In an attempt to bring you the fastest written review in history, fuelled by gig adrenaline and a singular Carlsberg, here is the lowdown on Silverstein’s Out Of This World, episode 2.
Silverstein have brought the live experience to your living room with their three-part concert series Out Of This World. However, the band are completely aware that it’s not the same, so they’ve spiced it up a little.
There’s no doubt Cheap Meat can write fun, catchy songs you’d expect from the likes of Weezer and Bowling For Soup. Their new record, aptly titled People Are The Worst, exemplifies this brilliantly.
If All Time Low’s Nothing Personal got criticism for being too pop and not punk enough, All Distortions Are Intentional should definitely get the same treatment.
In their first 5 years as a band, Creeper crafted the perfect path, releasing an EP each year for three years, touring relentlessly and then putting out their debut album Eternity In Your Arms. It felt like they were never far away from our speakers and stages and that enabled them to grow hugely in that time. Oh yeah, and the outstanding goth-punk-opera rock songs helped a bit too. Then on 1st November 2018 they played their final show of the tour and announced the end. Then there followed a year of radio silence. Anyone familiar with David Bowie would recognize this as the shedding of a skin, the entry to the cocoon, and, exactly one year after that fateful show, they reappeared with a single and shortly followed it up with the announcement of Sex, Death & The Infinite Void. Now, following a lengthy delay due to COVID-19, the release of one of the most hotly anticipated albums in recent years in upon us.
Cope released their debut album The Shock Doctrine on 22nd of May. A hardcore assault designed to scream (literally) about the world's ills, Cope intend to draw attention to the crumbling state of the modern world. Fitting, really, given recent events.
Palaye Royale made a name for themselves with debut full length Boom Boom Room (Side A) which, despite being underwhelming in my opinion, had its moments. Boom Boom Room (Side B) legitimately felt like it was indeed a B-side album, yet seemed to fare well with fans. Two years on, they return with The Bastards, their third outing, which has been promoted for a long while with a slew of singles.
It would be dishonest to say I've been a fan of Coast To Coast, but I have been aware of the band for some time. Having turned down the chance to review their 2018 EP 'The World Doesn't Work', I hadn't given them much of a thought until new EP 'Sovereign' landed in my inbox.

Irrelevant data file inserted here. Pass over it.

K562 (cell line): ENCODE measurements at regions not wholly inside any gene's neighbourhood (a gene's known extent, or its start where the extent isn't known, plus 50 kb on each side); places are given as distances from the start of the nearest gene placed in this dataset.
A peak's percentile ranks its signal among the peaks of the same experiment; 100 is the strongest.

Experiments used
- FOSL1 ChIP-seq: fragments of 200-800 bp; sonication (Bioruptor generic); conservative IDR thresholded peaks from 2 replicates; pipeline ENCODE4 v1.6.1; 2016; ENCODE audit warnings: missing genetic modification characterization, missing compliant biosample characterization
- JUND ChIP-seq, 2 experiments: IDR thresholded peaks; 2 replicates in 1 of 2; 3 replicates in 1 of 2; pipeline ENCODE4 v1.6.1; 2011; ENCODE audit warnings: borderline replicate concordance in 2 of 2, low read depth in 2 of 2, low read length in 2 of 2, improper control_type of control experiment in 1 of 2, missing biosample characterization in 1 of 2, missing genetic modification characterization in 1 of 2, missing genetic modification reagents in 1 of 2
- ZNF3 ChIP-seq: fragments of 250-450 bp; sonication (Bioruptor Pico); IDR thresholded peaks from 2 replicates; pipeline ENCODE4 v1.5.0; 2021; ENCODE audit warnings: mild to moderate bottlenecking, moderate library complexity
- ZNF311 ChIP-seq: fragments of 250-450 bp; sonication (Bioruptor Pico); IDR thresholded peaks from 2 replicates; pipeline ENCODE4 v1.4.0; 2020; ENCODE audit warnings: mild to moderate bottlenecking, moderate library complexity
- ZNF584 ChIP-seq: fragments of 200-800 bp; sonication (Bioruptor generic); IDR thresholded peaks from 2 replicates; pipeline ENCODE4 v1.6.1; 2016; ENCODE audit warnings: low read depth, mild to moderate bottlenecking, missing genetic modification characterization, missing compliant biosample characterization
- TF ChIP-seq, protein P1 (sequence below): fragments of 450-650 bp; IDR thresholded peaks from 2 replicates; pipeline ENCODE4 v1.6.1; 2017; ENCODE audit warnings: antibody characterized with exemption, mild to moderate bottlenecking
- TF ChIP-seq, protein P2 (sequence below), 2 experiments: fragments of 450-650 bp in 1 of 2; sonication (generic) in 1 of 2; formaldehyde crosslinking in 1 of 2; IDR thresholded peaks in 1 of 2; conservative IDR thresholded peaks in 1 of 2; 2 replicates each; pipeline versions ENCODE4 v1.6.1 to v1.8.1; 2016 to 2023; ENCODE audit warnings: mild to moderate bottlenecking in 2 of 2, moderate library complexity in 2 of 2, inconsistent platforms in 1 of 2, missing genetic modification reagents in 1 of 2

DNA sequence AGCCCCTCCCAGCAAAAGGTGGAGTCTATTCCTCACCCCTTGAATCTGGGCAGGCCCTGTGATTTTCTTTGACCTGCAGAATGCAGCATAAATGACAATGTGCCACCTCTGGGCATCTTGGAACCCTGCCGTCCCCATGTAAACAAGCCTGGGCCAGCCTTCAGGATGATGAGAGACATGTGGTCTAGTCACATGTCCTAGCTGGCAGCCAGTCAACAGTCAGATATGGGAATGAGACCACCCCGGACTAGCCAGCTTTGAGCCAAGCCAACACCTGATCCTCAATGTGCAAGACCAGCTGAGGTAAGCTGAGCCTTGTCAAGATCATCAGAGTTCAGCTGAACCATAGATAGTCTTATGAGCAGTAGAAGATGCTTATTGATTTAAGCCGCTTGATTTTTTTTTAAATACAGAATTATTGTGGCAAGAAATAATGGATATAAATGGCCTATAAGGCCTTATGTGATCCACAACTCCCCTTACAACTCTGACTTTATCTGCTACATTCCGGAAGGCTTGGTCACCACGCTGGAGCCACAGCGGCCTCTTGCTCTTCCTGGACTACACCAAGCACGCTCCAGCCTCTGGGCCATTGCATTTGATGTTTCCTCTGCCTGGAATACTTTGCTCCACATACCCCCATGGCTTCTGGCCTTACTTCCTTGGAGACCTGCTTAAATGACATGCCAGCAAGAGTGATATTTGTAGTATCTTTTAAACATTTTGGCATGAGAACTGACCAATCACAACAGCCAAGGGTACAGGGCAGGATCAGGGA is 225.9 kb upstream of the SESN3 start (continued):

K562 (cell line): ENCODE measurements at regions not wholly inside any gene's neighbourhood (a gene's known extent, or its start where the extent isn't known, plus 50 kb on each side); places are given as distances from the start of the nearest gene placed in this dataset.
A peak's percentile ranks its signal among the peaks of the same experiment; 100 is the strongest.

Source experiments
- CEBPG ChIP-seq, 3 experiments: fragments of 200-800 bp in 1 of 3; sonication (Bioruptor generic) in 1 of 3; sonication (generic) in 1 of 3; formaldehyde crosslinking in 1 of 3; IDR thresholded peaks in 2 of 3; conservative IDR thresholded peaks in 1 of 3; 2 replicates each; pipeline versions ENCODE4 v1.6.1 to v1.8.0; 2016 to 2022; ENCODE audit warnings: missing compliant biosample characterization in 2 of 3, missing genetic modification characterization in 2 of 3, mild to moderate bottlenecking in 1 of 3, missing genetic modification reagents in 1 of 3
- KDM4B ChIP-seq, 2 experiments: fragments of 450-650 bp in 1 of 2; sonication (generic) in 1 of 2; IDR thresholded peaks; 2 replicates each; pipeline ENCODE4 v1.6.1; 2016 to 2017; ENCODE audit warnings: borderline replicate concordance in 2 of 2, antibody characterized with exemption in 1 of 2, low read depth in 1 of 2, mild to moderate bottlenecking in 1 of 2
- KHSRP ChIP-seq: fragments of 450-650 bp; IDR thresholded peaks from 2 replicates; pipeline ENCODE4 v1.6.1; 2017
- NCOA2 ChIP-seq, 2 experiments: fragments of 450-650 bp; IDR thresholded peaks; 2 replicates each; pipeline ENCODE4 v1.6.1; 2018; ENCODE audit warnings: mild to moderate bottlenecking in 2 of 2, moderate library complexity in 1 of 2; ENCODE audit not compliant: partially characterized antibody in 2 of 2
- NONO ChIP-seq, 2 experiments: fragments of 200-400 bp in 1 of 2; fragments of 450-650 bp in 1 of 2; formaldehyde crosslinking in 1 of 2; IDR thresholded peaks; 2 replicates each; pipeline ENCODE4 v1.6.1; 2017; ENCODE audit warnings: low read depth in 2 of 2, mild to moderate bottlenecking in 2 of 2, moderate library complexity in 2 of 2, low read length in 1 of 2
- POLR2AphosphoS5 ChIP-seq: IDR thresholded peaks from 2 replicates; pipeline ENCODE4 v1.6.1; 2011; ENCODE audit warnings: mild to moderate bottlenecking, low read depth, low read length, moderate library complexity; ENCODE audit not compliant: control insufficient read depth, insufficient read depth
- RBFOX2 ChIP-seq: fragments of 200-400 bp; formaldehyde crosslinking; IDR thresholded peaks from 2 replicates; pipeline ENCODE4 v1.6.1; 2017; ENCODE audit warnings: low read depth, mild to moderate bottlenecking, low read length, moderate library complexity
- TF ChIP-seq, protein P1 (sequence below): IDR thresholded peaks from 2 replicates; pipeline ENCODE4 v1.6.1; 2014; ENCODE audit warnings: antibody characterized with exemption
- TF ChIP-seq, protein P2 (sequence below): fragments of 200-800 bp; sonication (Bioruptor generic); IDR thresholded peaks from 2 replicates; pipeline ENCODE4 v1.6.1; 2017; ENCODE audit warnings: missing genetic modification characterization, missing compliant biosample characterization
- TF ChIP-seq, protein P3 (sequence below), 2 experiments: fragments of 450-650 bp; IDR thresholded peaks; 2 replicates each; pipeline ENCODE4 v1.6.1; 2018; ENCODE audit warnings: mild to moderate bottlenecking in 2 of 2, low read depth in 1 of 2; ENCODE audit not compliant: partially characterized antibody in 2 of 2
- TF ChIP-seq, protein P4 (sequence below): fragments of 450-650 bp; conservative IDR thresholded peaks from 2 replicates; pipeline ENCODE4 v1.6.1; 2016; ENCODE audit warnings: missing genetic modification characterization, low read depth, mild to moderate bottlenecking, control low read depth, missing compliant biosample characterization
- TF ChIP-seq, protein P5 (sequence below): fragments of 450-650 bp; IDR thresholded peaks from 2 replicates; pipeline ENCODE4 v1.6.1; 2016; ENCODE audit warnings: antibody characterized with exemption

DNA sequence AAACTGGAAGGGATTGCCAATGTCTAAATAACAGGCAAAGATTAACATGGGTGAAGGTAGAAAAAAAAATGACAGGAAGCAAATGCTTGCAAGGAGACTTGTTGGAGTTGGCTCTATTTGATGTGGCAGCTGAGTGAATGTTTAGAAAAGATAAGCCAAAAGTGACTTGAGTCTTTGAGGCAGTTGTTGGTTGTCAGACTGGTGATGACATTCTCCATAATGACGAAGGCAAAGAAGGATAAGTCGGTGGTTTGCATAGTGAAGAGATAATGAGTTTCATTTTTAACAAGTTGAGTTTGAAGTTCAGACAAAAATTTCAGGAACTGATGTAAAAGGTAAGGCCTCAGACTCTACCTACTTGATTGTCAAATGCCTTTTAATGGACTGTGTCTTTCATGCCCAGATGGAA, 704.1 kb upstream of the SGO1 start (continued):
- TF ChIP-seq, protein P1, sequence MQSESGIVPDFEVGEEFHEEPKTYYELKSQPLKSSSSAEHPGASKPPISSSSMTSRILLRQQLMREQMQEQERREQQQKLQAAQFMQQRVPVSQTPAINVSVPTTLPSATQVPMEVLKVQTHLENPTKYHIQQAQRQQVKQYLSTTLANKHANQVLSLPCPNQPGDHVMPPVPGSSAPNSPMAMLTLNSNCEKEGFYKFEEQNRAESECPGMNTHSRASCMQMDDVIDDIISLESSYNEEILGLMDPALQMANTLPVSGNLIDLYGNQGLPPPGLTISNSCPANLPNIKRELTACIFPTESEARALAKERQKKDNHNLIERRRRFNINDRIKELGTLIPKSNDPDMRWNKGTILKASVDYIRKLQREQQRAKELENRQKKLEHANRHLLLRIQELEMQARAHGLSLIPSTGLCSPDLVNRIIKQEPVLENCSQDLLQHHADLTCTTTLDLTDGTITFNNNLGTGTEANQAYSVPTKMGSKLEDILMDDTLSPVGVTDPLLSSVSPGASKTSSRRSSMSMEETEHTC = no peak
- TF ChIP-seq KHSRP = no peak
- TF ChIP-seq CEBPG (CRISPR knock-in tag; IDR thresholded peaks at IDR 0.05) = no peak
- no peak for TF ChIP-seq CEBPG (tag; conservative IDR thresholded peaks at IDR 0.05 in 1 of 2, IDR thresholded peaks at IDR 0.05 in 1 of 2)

While I appreciate the sentiment in 'This Land Is Your Landfill', the new full length from The Homeless Gospel Choir, there's very little musical value in these thirty four minutes.
The phoenix rising from the ashes of Heck, Haggard Cat appeared on the scene two years ago with their debut record Challenger. Although having left the crazed hardcore behind, their energy levels have not dipped; Haggard Cat are purveyors of high octane rock n’ roll and their new album Common Sense Holiday is 45 minutes of raucous fun.
After twenty years you'd expect the fusion of pop punk and post-hardcore that is Silverstein's trademark to have grown tired. That's not the case, though. In fact, it's quite the opposite.
Punk supergroup, Bandaid Brigade release their debut album “I’m Separate” on the 21st January. The architects are members of Pears, Street Dogs and The Gamits collectively, Zach Quinn vocals, Brian Wahstrom, keys and vocals, Paul Rucket drums and guitarist Chris Fogal. The album was recorded in Denver and co-produced by Fogal himself.
Political rabble rousers Stray From The Path return with their 9th album Internal Atomics. The hardcore four-piece from Long Island have come along way since their beginnings at the turn of the millennium, and this latest release sees them hit new heights.
Counterparts new record has finally landed; another serving of in your face, aggressive hardcore tunes. 'Nothing Left To Love' is there sixth outing, and sees the band harnessing unashamedly their signature sound, with only mild deviations.
Knowing full well I was set for a loaded night of pop punk, at times with a sprig of hardcore added in, I decided the only worthy shirt for the gig was my As It Is one. Then, in classic broke pop punk fashion, I used the day ticket from my bus journey earlier to get to Leeds, thus not spending extra cash on the train. 20 chicken nuggets down, I strolled to the venue, prepared for a night of mosh pit observing/avoiding.